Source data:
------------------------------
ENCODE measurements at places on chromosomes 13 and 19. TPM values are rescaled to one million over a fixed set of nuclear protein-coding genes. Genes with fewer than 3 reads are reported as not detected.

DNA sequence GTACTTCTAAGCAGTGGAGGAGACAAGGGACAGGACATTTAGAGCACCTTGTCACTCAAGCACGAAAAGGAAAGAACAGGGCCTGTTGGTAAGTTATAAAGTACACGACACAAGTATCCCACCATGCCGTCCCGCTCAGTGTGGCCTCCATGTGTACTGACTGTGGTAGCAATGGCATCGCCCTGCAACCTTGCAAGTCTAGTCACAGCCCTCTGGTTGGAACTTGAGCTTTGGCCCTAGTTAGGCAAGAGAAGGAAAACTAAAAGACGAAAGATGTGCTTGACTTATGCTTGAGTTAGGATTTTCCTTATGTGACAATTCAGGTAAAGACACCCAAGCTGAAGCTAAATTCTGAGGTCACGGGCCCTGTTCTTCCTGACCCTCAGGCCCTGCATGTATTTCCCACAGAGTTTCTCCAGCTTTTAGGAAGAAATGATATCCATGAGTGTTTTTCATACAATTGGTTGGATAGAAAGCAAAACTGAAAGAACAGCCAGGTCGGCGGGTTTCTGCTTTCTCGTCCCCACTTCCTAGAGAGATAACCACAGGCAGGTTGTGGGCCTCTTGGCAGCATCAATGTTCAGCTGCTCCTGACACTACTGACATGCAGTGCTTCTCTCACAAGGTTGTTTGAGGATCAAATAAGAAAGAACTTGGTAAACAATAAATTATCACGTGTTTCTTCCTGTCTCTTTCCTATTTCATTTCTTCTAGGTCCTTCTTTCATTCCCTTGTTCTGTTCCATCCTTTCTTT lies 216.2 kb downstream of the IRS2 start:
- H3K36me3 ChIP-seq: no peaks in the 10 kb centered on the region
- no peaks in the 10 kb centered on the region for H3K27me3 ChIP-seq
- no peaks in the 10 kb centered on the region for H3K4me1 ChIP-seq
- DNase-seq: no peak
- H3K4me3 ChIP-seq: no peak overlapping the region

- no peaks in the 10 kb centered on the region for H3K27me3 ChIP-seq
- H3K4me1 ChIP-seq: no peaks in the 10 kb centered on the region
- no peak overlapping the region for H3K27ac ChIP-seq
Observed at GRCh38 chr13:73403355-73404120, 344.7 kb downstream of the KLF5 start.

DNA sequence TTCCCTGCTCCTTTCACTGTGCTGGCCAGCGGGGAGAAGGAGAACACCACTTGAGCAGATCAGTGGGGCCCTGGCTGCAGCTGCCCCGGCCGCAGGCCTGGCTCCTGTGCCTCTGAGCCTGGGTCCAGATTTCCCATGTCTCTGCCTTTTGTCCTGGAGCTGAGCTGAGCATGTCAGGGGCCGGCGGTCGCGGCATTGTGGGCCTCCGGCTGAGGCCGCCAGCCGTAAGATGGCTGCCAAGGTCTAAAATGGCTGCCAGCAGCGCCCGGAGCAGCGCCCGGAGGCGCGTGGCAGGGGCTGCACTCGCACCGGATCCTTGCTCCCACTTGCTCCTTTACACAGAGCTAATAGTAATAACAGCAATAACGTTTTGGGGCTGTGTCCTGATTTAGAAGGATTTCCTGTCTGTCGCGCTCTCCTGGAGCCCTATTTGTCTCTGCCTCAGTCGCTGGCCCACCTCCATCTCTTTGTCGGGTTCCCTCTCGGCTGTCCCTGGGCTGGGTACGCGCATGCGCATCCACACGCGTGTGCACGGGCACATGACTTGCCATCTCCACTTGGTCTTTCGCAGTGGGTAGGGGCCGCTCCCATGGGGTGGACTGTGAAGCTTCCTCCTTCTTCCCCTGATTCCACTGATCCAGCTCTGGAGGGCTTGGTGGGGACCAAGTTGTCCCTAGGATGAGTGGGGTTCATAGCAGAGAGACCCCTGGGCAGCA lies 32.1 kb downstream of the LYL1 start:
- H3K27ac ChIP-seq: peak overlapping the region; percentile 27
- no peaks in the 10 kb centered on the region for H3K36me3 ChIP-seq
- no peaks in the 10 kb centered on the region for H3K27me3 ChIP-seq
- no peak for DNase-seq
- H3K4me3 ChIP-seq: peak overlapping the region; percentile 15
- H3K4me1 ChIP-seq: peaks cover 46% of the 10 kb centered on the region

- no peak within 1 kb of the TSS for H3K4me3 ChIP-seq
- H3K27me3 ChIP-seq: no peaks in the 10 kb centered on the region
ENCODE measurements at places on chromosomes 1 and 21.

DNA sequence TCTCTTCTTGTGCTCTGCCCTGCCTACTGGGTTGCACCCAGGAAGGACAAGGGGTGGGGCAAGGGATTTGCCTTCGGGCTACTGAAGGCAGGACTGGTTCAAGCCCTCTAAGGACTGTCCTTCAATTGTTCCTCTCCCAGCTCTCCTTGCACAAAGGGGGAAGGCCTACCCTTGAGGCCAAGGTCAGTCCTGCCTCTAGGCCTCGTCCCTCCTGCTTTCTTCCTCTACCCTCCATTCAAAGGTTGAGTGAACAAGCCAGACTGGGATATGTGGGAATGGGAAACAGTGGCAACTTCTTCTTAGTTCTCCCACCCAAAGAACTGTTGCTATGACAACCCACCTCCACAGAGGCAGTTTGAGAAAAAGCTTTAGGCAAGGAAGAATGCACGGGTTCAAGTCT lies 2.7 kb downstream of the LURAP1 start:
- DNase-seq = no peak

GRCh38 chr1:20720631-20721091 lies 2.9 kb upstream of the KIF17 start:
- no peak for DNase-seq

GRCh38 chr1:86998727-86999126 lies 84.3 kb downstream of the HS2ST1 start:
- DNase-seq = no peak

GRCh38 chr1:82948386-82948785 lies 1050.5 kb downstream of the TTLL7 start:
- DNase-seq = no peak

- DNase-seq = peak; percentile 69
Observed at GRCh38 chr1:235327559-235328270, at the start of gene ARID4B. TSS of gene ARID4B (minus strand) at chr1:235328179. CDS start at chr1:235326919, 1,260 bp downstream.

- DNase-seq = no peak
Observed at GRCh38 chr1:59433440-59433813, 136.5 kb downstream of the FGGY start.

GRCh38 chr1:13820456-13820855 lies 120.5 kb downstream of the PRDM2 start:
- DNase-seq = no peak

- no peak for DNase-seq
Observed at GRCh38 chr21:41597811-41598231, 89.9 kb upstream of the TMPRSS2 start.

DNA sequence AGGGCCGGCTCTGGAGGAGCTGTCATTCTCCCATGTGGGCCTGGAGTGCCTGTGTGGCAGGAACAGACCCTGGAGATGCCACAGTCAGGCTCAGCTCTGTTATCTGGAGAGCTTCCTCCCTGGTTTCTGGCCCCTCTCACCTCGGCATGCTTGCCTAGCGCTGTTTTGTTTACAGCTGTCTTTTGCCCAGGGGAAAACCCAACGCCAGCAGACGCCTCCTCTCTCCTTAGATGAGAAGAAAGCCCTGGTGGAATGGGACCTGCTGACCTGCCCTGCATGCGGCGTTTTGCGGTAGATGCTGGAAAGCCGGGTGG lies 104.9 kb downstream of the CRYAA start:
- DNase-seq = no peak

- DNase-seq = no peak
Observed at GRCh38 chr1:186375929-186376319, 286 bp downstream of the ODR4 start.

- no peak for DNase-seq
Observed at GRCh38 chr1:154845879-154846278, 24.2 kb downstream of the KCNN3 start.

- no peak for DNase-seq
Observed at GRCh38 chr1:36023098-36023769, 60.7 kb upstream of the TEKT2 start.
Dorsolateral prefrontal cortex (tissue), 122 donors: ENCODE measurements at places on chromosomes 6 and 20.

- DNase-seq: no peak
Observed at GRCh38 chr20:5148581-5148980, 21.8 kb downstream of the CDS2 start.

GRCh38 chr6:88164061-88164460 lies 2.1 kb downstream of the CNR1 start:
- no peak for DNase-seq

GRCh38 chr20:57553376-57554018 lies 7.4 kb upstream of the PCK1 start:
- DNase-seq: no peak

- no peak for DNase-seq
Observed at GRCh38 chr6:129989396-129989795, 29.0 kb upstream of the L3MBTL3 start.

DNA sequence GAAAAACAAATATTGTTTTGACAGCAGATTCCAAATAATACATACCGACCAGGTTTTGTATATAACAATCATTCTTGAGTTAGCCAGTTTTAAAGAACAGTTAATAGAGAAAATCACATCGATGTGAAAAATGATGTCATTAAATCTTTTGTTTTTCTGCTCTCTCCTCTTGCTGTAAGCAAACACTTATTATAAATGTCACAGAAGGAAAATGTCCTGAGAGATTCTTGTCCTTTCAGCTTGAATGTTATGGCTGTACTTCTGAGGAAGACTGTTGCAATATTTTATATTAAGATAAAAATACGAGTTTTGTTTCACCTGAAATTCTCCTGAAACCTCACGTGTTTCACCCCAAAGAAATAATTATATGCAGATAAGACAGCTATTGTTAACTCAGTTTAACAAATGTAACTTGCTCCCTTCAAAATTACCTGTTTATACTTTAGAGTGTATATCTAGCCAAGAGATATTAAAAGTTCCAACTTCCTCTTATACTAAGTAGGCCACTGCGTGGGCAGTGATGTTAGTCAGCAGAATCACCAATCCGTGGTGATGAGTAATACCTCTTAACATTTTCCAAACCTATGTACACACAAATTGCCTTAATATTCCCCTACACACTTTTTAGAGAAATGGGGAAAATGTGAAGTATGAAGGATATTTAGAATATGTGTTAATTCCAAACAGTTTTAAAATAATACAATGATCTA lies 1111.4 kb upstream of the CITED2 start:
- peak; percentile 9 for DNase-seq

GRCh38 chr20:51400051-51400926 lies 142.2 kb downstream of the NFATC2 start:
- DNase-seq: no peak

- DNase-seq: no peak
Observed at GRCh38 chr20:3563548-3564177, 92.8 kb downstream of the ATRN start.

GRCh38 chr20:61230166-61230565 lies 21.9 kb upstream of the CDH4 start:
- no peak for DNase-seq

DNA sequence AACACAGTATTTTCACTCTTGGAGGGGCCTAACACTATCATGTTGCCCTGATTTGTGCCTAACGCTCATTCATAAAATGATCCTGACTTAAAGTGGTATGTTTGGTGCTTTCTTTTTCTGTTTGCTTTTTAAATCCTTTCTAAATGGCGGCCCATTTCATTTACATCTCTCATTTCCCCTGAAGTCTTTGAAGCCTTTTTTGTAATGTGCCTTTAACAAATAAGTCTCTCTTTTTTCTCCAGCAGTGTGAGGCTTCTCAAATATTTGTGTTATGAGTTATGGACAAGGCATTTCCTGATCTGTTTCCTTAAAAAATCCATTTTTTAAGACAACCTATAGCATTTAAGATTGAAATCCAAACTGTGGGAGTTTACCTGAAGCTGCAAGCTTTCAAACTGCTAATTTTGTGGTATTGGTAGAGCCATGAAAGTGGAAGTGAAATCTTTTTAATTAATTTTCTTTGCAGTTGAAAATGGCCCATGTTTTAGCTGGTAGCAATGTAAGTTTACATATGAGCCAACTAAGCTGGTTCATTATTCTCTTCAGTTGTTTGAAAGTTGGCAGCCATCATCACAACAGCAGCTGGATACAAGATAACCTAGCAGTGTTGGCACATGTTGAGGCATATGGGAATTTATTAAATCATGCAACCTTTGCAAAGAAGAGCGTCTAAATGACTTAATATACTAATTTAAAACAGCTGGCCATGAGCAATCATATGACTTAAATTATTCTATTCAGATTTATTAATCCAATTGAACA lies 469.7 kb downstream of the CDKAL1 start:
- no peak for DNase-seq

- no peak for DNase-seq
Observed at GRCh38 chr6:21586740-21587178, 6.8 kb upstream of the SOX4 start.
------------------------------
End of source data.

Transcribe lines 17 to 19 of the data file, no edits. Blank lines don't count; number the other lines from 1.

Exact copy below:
- H3K4me3 ChIP-seq: peak overlapping the region; percentile 15
- H3K4me1 ChIP-seq: peaks cover 46% of the 10 kb centered on the region

- no peak within 1 kb of the TSS for H3K4me3 ChIP-seq